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NEW YORK — The latest victim of the lime crisis: Airline passengers might notice the green citrus garnish missing from their vodka tonics or Diet Cokes.

A recent shortage and spike in price has caused some airlines — for now — to stop offering the fruit in their beverage service.

“We temporarily pulled limes about two weeks ago, due to skyrocketing lime prices,” says Alaska Airlines spokeswoman Halley Knigge. She says the airline normally goes through about 900 limes a day.

Lime growers in the Mexican state of Michoacan have reduced their supply because of unrest caused by drug cartels and flooding from heavy rains. That, combined with drought in California and an overall growing demand for limes for margaritas, tacos and other dishes, has driven up prices to a three-year high.

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The average advertised price of a lime in U.S. supermarkets was 56 cents last week, according to the U.S. Department of Agriculture. That’s up from 37 cents the week ending March 28 and 31 cents a year ago.

United Airlines has had to make do with lemons on some flights, saying the California drought has limited its lime supply.

“We still serve limes, though they’re more difficult to source. So, on some flights we’re substituting with lemons,” spokesman Rahsaan Johnson says.

For frequent fliers like Ben Schlappig, author of the travel blog One Mile at a Time, that won’t cut it. “There are lots of cocktails where lemon simply isn’t a substitute for lime,” he says.

One of United’s largest caterers told the airline that it has 15 to 20 percent of the typical lime inventory.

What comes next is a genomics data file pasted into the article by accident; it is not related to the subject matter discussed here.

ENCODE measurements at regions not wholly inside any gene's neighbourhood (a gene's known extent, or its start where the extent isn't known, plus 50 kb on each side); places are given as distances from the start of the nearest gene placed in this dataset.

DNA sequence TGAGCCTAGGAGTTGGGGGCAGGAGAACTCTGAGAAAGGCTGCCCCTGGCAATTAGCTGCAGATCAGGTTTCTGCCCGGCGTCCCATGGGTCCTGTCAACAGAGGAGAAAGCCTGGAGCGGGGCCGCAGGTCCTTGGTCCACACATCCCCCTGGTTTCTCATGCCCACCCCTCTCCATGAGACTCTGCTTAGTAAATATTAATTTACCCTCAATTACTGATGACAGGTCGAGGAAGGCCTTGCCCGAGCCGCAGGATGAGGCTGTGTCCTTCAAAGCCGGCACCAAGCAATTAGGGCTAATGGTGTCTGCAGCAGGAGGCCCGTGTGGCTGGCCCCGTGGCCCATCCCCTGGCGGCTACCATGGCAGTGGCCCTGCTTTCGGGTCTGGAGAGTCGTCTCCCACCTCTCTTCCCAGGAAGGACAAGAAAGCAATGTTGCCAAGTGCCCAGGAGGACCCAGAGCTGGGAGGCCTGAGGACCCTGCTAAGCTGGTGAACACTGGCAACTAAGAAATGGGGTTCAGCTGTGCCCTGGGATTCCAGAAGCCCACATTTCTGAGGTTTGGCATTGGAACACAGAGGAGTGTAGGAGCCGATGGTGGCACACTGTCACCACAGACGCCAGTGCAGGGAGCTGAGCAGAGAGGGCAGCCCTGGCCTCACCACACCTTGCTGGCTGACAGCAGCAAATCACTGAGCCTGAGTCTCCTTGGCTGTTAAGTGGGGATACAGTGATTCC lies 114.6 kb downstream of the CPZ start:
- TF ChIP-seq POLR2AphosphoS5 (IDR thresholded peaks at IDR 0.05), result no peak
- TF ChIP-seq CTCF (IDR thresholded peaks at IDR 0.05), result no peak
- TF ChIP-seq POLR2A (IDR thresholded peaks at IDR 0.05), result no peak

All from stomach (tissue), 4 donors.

Delta Air Lines and American Airlines both say they haven’t made any changes at this point.

According to the U.S. Department of Agriculture, grocery stores were selling limes at an average of 53 cents during one week last month, up from 21 cents each in the same week last year.

Colin Fain, the CEO of Agronometrics, a startup that analyzes agricultural data, said the spread of citrus greening disease in Mexico is also contributing to the high lime prices.

The disease, spread by a flylike insect called the Asian citrus psyllid, causes misshapen fruit that doesn’t ripen properly.

Experts also say strong fall storms hit at the time Mexico’s lime trees were blossoming, hurting production.

The drug-trafficking group known as the Knights Templar have subjected much of Michoacan, a Pacific Coast state whose fertile fields produce much of the nation’s avocados and limes, to rampant extortion and had co-opted most of its elected leaders. Its criminal influence sparked the formation of armed groups organized to fight it.

Now there are growing signs that those vigilantes are themselves becoming a problem, taking the law into their own hands, killing rivals and at least one mayor, and even allying with the neighboring Jalisco New Generation cartel.

Includes material from Cronkite News Service and McClatchy Foreign Staff

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